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J Ultrasound Med. 2017 Feb;36(2):335-343. doi: 10.7863/ultra.15.12044. Epub 2016 Dec 10.

Number of Weeks Rotating in the Emergency Department Has a Greater Effect on Ultrasound Milestone Competency Than a Dedicated Ultrasound Rotation.

Author information

1
Emergency Services Institute, Cleveland Clinic, Cleveland, Ohio, USA.
2
Department of Emergency Medicine, University of Colorado School of Medicine, Aurora, Colorado, USA.
3
Department of Emergency Medicine, Denver Health Medical Center, Denver, Colorado, USA.
4
Department of Emergency Medicine, University of California Davis, Sacramento, California, USA.
5
Department of Biostatistics and Informatics, Colorado School of Public Health, Denver, Colorado, USA.

Abstract

OBJECTIVES:

Ultrasound (US) is vital to modern emergency medicine (EM). Across residencies, there is marked variability in US training. The "goal-directed focused US" part of the Milestones Project states that trainees must correctly acquire and interpret images to achieve a level 3 milestone. Standardized methods by which programs teach these skills have not been established. Our goal was to determine whether residents could achieve level 3 with or without a dedicated US rotation.

METHODS:

Thirty-three first- and second-year residents were assigned to control (no rotation) and intervention (US rotation) groups. The intervention group underwent a 2-week curriculum in vascular access, the aorta, echocardiography, focused assessment with sonography for trauma, and pregnancy. To test acquisition, US-trained emergency medicine physicians administered an objective structured clinical examination. To test interpretation, residents had to identify normal versus abnormal findings. Mixed-model logistic regression tested the association of a US rotation while controlling for confounders: weeks in the emergency department (ED) as a resident, medical school US rotation, and postgraduate years.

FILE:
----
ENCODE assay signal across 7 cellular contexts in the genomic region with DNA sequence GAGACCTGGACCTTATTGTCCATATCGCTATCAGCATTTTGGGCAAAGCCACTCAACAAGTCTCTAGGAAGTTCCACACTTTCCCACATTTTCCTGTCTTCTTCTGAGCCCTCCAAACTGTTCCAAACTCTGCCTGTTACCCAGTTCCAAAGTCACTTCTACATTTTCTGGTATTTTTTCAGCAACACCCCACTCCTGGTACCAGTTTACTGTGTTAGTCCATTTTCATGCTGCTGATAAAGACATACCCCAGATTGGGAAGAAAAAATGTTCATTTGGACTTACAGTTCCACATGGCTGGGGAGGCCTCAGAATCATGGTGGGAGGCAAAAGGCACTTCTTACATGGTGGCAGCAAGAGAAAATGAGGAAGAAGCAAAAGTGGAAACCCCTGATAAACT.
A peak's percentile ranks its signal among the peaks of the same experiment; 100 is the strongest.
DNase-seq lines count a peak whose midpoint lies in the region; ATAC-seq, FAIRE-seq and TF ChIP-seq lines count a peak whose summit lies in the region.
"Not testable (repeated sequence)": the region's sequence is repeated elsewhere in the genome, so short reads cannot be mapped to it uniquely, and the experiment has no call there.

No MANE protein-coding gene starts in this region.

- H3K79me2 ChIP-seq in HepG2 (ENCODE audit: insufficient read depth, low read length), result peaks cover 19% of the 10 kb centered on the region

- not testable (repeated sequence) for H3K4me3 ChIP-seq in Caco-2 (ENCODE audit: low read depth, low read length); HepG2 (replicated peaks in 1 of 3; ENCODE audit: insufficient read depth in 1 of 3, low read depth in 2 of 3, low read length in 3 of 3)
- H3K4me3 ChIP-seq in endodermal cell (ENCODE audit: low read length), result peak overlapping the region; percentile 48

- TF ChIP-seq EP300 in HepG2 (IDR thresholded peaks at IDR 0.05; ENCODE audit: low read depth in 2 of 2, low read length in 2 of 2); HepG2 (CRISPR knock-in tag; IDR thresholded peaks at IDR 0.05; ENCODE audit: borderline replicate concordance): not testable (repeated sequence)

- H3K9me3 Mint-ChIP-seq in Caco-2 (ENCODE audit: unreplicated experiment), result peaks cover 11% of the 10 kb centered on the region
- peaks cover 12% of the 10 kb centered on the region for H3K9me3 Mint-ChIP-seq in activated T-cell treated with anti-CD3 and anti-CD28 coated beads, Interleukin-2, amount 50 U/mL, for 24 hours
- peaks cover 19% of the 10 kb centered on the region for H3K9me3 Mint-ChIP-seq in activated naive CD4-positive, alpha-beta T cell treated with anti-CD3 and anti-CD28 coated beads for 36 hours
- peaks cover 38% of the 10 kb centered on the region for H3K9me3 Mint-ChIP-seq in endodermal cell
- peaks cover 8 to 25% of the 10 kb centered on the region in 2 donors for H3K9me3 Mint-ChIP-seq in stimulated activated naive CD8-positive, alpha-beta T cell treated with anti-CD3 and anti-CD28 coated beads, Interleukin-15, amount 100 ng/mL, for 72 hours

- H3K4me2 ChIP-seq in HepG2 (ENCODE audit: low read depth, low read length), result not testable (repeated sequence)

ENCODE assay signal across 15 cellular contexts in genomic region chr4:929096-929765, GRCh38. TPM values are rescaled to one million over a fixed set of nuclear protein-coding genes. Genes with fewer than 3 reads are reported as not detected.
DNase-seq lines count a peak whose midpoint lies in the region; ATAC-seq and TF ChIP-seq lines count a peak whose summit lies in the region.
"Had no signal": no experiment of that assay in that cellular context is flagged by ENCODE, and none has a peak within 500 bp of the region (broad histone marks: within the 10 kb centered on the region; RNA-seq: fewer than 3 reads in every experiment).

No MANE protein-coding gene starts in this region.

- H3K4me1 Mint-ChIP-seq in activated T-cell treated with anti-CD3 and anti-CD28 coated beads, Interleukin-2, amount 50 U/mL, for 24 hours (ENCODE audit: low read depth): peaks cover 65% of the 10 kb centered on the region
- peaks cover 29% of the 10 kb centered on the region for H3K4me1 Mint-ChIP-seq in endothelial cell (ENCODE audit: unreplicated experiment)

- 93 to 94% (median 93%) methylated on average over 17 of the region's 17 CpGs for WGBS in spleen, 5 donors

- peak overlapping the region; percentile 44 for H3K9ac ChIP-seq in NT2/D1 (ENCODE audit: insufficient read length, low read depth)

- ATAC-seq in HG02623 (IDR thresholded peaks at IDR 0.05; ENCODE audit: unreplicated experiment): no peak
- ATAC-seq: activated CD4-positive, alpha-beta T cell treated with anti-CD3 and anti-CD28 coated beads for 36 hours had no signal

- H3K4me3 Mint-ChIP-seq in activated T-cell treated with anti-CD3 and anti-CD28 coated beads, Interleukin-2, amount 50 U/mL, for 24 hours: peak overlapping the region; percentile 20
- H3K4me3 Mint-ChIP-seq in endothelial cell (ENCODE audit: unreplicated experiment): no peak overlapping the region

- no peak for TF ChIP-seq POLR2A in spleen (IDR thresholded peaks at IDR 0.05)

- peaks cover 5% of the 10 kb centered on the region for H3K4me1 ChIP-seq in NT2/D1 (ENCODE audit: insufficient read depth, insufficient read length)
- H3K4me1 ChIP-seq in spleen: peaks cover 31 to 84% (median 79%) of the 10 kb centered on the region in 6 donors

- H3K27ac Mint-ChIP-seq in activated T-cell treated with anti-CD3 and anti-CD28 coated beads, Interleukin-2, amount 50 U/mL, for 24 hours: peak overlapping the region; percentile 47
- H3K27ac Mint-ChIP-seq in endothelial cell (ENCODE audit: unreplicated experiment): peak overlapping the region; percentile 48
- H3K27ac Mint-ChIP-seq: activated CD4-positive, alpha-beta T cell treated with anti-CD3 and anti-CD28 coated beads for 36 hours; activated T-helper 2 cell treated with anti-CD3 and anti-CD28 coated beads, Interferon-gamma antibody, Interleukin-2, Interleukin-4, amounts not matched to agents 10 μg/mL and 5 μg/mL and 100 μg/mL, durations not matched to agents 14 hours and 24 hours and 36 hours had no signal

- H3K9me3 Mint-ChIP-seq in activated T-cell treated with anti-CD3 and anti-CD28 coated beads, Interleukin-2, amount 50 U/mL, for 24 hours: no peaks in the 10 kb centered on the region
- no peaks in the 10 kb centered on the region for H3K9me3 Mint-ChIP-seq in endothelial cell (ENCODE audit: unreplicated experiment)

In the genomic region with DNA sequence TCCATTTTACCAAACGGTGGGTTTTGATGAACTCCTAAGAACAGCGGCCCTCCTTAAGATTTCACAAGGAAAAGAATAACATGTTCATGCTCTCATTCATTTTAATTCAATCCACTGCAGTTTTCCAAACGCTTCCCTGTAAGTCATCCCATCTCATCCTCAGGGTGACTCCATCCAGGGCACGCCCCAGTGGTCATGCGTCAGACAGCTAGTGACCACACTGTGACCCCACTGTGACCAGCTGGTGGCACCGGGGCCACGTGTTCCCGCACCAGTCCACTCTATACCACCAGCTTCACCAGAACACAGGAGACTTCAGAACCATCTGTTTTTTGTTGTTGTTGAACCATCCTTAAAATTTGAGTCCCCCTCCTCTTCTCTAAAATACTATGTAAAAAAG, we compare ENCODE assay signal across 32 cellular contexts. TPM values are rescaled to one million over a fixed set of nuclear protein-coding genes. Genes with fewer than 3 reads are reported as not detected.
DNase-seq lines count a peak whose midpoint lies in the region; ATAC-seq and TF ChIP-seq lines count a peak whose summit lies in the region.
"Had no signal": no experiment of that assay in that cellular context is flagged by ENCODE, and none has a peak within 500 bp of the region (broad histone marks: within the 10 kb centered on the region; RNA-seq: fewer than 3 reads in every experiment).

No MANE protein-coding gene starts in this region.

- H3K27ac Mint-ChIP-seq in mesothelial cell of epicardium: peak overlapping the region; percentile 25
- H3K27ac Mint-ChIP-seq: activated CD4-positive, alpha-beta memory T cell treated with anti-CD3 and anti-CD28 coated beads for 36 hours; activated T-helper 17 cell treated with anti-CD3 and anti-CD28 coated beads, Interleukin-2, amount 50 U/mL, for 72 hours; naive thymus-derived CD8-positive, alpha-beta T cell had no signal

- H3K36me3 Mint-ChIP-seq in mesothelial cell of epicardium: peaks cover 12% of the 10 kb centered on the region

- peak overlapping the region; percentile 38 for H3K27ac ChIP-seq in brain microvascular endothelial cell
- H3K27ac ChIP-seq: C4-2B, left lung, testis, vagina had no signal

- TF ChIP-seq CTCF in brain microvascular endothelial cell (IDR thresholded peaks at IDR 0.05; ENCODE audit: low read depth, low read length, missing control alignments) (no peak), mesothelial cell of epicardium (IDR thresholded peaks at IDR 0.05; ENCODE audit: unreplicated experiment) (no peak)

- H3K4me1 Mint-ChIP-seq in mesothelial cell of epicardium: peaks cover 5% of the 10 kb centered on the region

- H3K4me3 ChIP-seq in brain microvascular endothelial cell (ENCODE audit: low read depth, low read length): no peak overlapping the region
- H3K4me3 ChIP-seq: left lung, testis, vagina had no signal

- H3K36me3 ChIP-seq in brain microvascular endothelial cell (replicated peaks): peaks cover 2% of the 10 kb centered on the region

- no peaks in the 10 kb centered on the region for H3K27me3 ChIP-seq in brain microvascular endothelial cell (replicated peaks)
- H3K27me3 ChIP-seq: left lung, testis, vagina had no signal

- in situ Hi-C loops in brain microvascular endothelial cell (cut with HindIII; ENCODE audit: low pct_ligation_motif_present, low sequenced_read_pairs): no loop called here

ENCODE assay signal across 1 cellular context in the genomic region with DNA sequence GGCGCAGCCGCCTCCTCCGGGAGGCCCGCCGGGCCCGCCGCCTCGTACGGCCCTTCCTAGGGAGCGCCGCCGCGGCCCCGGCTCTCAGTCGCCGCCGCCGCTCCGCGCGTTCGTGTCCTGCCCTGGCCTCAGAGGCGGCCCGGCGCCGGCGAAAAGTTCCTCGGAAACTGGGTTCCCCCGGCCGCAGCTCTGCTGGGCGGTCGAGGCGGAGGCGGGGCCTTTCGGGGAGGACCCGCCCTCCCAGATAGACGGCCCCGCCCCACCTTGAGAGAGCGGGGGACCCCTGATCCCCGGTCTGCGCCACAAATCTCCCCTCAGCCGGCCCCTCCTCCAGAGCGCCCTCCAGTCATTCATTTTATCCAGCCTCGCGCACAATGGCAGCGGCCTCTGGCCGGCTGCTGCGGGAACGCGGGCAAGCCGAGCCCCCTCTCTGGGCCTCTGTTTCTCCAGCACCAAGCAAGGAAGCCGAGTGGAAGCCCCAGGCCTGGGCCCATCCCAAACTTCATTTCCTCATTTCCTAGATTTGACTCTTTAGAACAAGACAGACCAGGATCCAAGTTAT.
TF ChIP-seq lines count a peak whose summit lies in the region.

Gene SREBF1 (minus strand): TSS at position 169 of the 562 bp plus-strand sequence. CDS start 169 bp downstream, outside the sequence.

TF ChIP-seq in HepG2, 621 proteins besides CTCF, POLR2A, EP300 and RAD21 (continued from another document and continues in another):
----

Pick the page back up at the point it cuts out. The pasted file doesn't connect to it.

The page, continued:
RESULTS:

For image acquisition, medical school US rotation and weeks in the ED as a resident were significant (P = .03; P = .04) whereas completion of a US rotation and postgraduate years were not significant. For image interpretation, weeks in the ED as a resident was the only significant predictor of performance (P = .002) whereas completion of a US rotation and medical school US rotation were not significant.

CONCLUSIONS:

To achieve a level 3 milestone, weeks in the ED as a resident were significant for mastering image acquisition and interpretation. A dedicated US rotation did not have a significant effect. A medical school US rotation had a significant effect on image acquisition but not interpretation. Further studies are needed to best assess methods to meet US milestones.

KEYWORDS:

Accreditation Council for Graduate Medical Education; Next accreditation system; emergency medicine milestones; resident evaluation; ultrasound competency; ultrasound education

PMID:
27943410
DOI:
10.7863/ultra.15.12044
[Indexed for MEDLINE]
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